The word “glitch,” meaning a small voltage variance that can short out a circuit, entered the English language through radio hobbyists and was popularized by astronauts, for whom a glitch could mean the difference between life and death. But while the word “glitch” is often still used to connote catastrophic failure, videogamers have come to view glitches opportunistically, as chances to intervene in game texts in ways unforeseen (and often unforeseeable) by their developers. The results range from the ability to walk through walls, to new strategies for survival in unfavorable conditions, all the way to the discovery of entirely new navigable spaces outside the game’s imposed boundaries.
My presentation draws on a variety of game glitches and the alternate modes of textual navigation they enable to demonstrate how the glitch forces us to rethink even such basic concepts as plot, character, temporality, and point of view, ultimately showing how the resulting “narrative of malfunction” blends and reshapes digital studies, narratology, and queer/disability theory to establish brokenness, error, and failure as baseline states within which narrative “function” is at best temporary and often actively to be avoided. All texts are thus potentially glitched, and much can be learned and accomplished within them by reading for the glitches.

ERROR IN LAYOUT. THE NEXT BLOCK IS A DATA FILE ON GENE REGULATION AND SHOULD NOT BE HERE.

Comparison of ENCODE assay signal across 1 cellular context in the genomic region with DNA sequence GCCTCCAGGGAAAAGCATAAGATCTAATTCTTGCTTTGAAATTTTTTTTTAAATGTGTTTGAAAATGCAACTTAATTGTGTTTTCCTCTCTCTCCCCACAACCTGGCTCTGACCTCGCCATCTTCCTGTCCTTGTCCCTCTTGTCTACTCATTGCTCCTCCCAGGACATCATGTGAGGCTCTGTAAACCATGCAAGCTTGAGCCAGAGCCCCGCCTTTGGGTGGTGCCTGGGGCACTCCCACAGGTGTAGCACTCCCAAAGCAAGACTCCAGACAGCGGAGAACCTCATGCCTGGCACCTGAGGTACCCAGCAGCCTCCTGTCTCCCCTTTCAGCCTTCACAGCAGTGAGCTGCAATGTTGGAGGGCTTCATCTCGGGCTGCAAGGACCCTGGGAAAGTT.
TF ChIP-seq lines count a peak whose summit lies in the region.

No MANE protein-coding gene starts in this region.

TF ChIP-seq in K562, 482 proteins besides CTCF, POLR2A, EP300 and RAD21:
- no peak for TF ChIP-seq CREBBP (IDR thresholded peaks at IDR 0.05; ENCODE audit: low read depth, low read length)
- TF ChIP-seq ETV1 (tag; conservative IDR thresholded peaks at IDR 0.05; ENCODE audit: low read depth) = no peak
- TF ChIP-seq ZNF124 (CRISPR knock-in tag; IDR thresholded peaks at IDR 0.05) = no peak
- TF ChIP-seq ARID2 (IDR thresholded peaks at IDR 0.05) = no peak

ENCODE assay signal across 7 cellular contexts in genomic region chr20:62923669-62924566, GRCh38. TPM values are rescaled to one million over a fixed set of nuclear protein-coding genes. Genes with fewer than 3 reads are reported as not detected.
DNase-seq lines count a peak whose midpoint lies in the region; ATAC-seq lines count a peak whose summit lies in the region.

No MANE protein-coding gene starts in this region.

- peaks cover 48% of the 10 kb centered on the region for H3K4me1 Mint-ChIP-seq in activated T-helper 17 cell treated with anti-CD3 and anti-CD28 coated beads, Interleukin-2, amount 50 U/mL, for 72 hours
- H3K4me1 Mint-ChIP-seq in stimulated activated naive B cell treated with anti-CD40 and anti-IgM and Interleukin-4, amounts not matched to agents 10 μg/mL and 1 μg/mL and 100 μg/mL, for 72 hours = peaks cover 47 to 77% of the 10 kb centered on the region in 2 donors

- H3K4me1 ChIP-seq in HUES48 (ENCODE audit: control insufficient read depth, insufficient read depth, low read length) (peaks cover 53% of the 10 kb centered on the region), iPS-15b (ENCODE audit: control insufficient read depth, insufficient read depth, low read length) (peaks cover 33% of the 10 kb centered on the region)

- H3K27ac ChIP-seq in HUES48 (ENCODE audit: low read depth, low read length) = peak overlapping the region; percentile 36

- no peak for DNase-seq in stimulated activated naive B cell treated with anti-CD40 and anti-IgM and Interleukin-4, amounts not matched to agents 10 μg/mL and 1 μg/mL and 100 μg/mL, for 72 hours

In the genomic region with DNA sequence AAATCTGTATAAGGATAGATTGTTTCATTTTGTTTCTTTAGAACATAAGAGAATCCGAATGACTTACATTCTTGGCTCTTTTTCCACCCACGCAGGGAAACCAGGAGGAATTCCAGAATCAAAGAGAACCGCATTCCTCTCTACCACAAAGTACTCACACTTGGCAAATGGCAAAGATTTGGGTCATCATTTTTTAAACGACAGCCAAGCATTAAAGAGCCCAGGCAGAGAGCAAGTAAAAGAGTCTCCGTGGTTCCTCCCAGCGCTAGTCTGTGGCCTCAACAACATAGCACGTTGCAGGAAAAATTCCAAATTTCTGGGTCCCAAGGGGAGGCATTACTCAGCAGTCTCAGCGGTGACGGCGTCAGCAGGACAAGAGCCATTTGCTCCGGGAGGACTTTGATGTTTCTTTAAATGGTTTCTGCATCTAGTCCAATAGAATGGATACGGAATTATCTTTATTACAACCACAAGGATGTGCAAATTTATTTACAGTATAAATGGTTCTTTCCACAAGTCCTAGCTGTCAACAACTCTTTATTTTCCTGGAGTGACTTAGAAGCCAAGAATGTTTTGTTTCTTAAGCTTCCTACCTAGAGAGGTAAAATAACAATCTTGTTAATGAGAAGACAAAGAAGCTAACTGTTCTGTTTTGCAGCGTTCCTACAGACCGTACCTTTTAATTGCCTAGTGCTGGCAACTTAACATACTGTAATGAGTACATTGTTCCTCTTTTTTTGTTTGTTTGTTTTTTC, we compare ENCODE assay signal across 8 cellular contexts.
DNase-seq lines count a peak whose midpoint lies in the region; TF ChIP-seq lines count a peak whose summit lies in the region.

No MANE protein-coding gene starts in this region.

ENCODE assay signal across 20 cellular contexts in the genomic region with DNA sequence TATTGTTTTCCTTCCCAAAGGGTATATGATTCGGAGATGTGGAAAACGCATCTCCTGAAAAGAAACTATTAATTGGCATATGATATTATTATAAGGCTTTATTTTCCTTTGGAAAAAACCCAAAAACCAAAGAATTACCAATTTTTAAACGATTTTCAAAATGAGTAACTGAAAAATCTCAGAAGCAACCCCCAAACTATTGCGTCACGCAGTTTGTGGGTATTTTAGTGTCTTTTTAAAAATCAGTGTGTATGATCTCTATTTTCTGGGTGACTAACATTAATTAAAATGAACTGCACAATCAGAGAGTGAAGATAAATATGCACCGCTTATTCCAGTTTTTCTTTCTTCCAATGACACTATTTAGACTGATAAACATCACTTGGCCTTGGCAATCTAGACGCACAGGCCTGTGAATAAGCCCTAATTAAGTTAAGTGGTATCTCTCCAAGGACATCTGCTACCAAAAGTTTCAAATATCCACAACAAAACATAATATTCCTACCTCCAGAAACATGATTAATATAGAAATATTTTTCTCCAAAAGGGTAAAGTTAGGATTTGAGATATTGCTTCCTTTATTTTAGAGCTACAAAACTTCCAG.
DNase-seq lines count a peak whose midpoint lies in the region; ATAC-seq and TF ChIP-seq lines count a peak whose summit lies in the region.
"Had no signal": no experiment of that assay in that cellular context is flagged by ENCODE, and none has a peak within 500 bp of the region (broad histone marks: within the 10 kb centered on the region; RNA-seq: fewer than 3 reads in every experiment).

Andrew Ferguson is a visiting assistant professor of digital studies in the Department of English at UMD. He works at the intersection of media-textual studies, cultural theory, and popular culture, which results in him doing things like willingly signing up to write an article that will require watching The Star Wars Holiday Special several times. Other ongoing projects include a study on editorial labor and style in science fiction, essays on born-digital horror and the writings of Dr. Chuck Tingle, and the manuscript on glitches and narrative theory from which this talk is taken.